What Happened That Made You Like This?

Since the shooting in Las Vegas last Sunday, authorities have been searching for a motive for why Steven Paddock opened fire on a crowd of people with the intent to kill as many as possible. So far, no leads have turned up. Everyone who knew him seems genuinely shocked. He doesn’t seem to fit any of the expected patterns or usual profiles. People are confused and asking: How does someone get to the point where they would do something so profoundly evil and terrible as this?

The modern worldview is that we are progressing as a society, we are evolving and getting better. Furthermore, it believes that “evil” doesn’t really exist per se, but that “evil behavior” is the result of outside factors:

  1. You have a psychological complex because you were raised improperly.
  2. You did it because of bad sociology: you weren’t educated enough, or you were poor.
  3. It’s a result of bad genetics and/or you are aggressive because of millennia of natural selection which favored aggressive behavior.

There might be some truth to the matters of how someone is raised, but this theory is insufficient. This theory has no category for a Steven Paddock, who doesn’t fit any of these models. He wasn’t poor, he wasn’t uneducated, he was raised in a loving home… It’s interesting to watch reporters grasp at straws to find a reason for what happened to him that made him like this…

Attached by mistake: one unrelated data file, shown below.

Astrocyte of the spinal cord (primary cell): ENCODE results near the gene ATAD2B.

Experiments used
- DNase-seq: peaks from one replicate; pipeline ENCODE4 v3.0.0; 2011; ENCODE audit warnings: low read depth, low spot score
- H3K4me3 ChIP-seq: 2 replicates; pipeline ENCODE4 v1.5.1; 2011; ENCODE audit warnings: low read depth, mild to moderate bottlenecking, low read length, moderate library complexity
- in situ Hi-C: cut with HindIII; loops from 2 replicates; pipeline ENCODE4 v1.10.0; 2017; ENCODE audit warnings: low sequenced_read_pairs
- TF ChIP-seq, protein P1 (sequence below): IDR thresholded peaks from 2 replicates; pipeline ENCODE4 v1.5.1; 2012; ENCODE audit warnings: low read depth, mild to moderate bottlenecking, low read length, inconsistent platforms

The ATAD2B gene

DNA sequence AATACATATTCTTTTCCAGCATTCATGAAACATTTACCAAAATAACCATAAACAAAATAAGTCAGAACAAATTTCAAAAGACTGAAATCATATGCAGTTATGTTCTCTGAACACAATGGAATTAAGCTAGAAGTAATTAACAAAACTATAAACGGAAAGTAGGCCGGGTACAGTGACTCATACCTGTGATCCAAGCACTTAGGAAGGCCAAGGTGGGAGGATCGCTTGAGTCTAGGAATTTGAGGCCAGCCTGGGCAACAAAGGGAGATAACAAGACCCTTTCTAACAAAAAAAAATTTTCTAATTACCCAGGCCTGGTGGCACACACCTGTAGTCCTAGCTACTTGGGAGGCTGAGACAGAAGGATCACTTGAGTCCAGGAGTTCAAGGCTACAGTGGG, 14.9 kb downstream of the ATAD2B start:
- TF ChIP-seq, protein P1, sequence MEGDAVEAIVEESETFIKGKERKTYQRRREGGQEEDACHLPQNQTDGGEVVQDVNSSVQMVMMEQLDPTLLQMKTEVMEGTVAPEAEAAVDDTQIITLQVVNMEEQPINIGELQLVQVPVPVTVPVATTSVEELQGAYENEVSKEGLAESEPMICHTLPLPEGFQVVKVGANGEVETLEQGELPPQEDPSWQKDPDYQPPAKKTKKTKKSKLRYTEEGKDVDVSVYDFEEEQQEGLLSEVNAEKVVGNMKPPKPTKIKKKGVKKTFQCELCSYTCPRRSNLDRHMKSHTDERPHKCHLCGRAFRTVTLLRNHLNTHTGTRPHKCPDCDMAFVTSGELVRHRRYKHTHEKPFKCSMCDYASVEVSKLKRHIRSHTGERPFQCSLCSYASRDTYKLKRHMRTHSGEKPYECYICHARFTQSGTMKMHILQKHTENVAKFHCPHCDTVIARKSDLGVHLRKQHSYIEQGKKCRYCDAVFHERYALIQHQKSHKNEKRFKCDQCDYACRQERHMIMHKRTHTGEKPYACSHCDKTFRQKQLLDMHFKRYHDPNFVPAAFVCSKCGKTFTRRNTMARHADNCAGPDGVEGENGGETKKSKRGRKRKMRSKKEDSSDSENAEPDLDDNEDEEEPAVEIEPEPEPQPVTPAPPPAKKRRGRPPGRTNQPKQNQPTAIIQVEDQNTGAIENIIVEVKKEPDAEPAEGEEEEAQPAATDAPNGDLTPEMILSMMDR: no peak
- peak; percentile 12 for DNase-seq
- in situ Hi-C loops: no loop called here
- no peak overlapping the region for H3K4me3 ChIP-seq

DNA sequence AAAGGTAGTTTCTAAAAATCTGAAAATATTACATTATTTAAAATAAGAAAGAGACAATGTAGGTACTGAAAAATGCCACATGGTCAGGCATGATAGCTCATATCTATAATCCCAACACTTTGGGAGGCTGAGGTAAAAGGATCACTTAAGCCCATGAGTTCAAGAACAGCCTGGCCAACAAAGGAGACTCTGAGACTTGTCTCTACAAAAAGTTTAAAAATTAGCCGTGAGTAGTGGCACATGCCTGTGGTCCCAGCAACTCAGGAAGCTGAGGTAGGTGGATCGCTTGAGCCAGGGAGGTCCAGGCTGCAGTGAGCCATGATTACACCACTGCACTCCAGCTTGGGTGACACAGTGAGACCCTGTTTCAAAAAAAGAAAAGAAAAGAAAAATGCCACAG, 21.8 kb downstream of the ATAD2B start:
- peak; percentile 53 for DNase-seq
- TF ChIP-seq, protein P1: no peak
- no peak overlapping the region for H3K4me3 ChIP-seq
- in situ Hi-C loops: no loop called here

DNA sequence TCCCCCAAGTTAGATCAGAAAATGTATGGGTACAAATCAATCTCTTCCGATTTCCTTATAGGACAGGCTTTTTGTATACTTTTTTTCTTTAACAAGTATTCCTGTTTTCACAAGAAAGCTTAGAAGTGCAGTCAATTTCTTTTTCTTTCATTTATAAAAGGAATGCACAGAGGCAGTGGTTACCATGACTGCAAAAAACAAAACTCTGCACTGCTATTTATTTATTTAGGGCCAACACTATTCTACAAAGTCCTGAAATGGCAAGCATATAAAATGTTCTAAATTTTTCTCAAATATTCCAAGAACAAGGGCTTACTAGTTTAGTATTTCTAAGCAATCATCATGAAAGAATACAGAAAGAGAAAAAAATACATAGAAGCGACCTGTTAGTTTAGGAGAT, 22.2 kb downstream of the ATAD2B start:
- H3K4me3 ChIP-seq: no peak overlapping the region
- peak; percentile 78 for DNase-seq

It reminds me of a scene from the book, Silence of the Lambs, about the serial killer: Hannibal Lecter. Officer Starling goes in to interview Hannibal Lecter, and she is looking at him and considering what he has done, and she sees his attitude, and she asks:

“What happened to you that made you like this?”

Officer Starling is the quentisential modern person. She thinks: “You are doing bad things, therefore something must have happened to you, something must have come from outside – it couldn’t have come from inside!” This is a philosophical leap of faith, which assumes that people are basically good, and if they do anything bad it is only because of outside influence.

Hannibal Lecter replies:

“Nothing happened to me, Officer Starling. I happened. You can’t reduce me to a set of influences. You’ve given up good and evil for behaviorism, Officer Starling. You’ve got everybody in moral dignity pants – and nothing is ever anybody’s fault. Look at me, Officer Starling. Can you stand and say I’m evil? Am I evil, Officer Starling?” (The Silence of the Lambs, Thomas Harris)

Hannibal Lecter is making a very important point: the modern worldview has no category for evil.

The modern world view has actually been eroding very quickly. In the 20th Century, the world became wealthy and educated, many of the problems of poverty were overcome, and yet wars and violence didn’t end, they escalated. The 20th Century was the most bloody century in history – at a time when the world was more educated, industrialized and wealthy than ever before.

The Christian worldview, however, which is based on the Bible, has no problem accepting these things – because we have a very comprehensive view on sin.

We have a category for Hannibal Lecter and for Steven Paddock. The Bible tells us that within all of us lurks the capacity for terrible acts, because we are fallen and corrupt. The theological term is: Totally Depravity. That means that, apart from God’s work within us, even the good things we do, we do for less-than-pure motives: either to benefit ourselves, bring praise to ourselves, or to justify ourselves.